In recent years Simon Ponsonby has emerged as a leading Christian author and theologian. Having previously written on the End Times (And The Lamb Wins), the Holy Spirit (More) and Christian Worship (Now to Him), the Oxford based theologian now turns his passion and gift of clear communication in solid theology to the subject of mercy.
The early chapters lay down the basic principles that most Christians will have heard or read about before. But mixed in with his words on how Jesus' ministry is characterised by mercy, Simon ambushes the reader with hard-hitting reflections on the state of today’s world.
“I wonder what God thinks of a world that spends $31 billion on ice cream each year, when $9 billion would install sanitation or water for the whole world,” he writes.
Developing the subject of justice, Simon points out that the Hebrew word for justice is the same as righteousness; making both terms interchangeable in the Bible writers' minds. But, Simon argues, the Church has emphasised only the one or the other, when in reality we need both.
In terms of the political outcome of biblical teaching on mercy, Simon rejects the notion that Jesus was a socialist. The author doesn’t believe we should divide up our wealth and give everyone equal portions. Neither are we called to be like St Francis and sell everything in order to live poor lives.
“We are called to work with all our might, and be good stewards of what we’ve been given: investing it, making money and sharing with the poor,” Simon posits. It’s certainly refreshing to read a book that makes living justly sound achievable.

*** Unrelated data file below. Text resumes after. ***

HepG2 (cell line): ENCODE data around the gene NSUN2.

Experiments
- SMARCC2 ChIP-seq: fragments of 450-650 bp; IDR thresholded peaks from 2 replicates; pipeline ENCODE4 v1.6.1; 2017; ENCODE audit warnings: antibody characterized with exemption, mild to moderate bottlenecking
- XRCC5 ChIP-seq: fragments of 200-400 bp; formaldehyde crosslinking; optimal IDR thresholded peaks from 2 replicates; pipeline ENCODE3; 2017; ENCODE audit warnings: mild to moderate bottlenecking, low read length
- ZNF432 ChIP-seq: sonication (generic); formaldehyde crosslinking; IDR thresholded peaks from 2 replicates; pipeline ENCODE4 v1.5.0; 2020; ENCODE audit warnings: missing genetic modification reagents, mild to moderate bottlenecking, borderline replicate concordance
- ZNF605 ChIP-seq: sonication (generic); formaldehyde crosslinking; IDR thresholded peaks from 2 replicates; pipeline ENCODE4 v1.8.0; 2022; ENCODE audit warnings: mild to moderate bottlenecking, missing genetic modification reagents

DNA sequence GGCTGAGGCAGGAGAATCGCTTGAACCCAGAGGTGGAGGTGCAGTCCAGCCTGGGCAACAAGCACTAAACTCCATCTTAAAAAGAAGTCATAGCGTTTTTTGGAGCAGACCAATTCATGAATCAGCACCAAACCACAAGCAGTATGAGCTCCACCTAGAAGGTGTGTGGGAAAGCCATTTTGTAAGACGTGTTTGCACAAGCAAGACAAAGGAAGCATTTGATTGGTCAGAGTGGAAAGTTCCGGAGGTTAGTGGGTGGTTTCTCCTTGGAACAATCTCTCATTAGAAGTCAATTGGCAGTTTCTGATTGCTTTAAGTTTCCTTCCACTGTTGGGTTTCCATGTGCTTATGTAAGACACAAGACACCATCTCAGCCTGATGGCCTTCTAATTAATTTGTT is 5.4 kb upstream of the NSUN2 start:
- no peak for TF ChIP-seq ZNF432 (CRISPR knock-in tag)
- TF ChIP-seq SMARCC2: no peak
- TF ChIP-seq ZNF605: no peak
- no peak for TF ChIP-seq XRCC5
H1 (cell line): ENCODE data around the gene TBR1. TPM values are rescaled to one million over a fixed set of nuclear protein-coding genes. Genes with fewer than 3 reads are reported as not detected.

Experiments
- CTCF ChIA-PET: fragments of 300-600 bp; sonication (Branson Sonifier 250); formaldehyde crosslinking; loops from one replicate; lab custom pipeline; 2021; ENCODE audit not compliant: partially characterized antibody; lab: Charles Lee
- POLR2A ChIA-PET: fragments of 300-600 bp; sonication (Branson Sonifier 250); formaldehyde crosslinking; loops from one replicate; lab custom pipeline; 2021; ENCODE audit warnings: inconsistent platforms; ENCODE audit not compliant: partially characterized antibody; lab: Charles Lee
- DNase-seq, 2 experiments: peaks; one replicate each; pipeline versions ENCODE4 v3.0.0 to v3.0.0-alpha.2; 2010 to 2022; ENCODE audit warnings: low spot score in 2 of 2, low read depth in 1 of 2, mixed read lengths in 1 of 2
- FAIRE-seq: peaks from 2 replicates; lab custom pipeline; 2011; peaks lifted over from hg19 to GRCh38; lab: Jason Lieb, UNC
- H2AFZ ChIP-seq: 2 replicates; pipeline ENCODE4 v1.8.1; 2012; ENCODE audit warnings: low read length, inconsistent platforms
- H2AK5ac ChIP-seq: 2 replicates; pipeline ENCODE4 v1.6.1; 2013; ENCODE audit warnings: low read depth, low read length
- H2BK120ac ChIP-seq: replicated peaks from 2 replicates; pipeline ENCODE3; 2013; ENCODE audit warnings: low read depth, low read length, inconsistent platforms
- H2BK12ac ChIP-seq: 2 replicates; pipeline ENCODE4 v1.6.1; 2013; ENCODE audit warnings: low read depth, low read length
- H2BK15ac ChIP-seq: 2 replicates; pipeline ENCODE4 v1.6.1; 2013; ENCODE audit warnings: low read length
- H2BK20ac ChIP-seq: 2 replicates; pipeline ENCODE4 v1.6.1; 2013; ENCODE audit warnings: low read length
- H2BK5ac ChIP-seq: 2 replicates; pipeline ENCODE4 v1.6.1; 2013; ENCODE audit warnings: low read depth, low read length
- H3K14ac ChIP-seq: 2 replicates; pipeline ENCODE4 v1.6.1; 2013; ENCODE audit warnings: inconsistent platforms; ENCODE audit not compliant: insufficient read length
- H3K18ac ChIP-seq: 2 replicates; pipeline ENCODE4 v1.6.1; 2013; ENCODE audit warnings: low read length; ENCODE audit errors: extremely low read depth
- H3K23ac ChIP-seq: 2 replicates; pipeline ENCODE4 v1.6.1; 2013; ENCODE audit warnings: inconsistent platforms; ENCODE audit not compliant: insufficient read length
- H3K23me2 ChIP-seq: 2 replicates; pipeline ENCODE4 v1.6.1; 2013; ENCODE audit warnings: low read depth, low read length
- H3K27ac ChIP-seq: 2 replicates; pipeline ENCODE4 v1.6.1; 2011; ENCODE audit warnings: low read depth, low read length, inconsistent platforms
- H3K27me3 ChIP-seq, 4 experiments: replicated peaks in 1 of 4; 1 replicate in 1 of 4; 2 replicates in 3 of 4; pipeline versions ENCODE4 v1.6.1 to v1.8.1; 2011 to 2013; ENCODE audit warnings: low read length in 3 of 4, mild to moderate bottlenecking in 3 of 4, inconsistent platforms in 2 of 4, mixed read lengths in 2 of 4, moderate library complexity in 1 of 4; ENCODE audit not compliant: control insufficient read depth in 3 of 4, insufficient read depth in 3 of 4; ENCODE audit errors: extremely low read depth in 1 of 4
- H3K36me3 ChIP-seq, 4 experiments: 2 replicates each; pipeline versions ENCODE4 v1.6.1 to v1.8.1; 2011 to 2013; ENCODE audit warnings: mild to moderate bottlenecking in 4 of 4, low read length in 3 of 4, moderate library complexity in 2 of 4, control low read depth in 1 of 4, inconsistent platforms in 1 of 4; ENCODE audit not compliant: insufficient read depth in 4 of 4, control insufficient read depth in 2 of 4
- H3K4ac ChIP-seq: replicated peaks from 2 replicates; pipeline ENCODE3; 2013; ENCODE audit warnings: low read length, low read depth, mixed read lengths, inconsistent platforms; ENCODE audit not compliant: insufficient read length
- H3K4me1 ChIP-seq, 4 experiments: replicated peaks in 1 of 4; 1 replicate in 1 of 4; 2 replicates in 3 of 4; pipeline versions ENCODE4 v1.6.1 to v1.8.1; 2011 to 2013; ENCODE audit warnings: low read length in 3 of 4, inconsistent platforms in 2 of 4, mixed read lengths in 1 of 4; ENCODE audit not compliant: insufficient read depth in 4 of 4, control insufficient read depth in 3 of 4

Simon convincingly argues that the world needs a generation of godly economists, creating wealth ethically and "investing it for a return in changed lives". Whether this vision will become a reality is another matter.
Explaining the recent rise in crime, Simon argues, “There is a natural law that where the fear of God is lost, the respect of man is lost.” What is the answer? “Our only hope is Heaven-sent revival”. Urging Christians to pray for this end, Simon’s chapter entitled ‘Crisis and the Cry ‘Justice’’ feels prophetic and timely.
Littering his thoughts and reflections with anecdotes, Loving Mercy is easy to read, but its material remains challenging. Reminding the reader that Hitler was elected on the tide of the Church’s votes, Simon challenges the Church to rid itself of bribes (chapter 7) and respond to God’s “tender grace” (chapter 8).
The subject of mercy and justice is uncontroversial, but Simon does throw in many thought provoking remarks, both on and off his main topic, throughout the book. He is dismissive of speaking in tongues, preferring to highlight “how you use your tongue as a gift” as being of primary importance.
Referencing controversial film The Last Temptation of Christ, Simon rejects claims that it promoted “blasphemy”. He argues that the scene where Jesus is on the cross, considering what life would have been like if he had married Mary Magdalene, “challenges us to take seriously the real, actual visceral humanity of our Lord”. He also claims the that Church should be: “the most egalitarian community in the world,” and that God is restoring modern day Israel to its homeland.
One of the many highlights in Loving Mercy is Simon’s honesty about his previous struggles; most notably, his inward battle with xenophobia. He doesn’t write as an expert hiding in an ivory tower. Instead Simon has penned a very down to earth book that is challenging yet encouraging. Simon is clear on the Bible’s message and the seriousness of the subject he is addressing.
But the chances are you’ll finish the book optimistic that living justly and loving mercy is more possible than you first realised. With a healthy mixture of theory, stories and even the odd suggestion and recommendation, Loving Mercy is a fantastic exploration of one of the Bible's deepest themes.
July 24th, 2012 - Posted & Written by Sam Hailes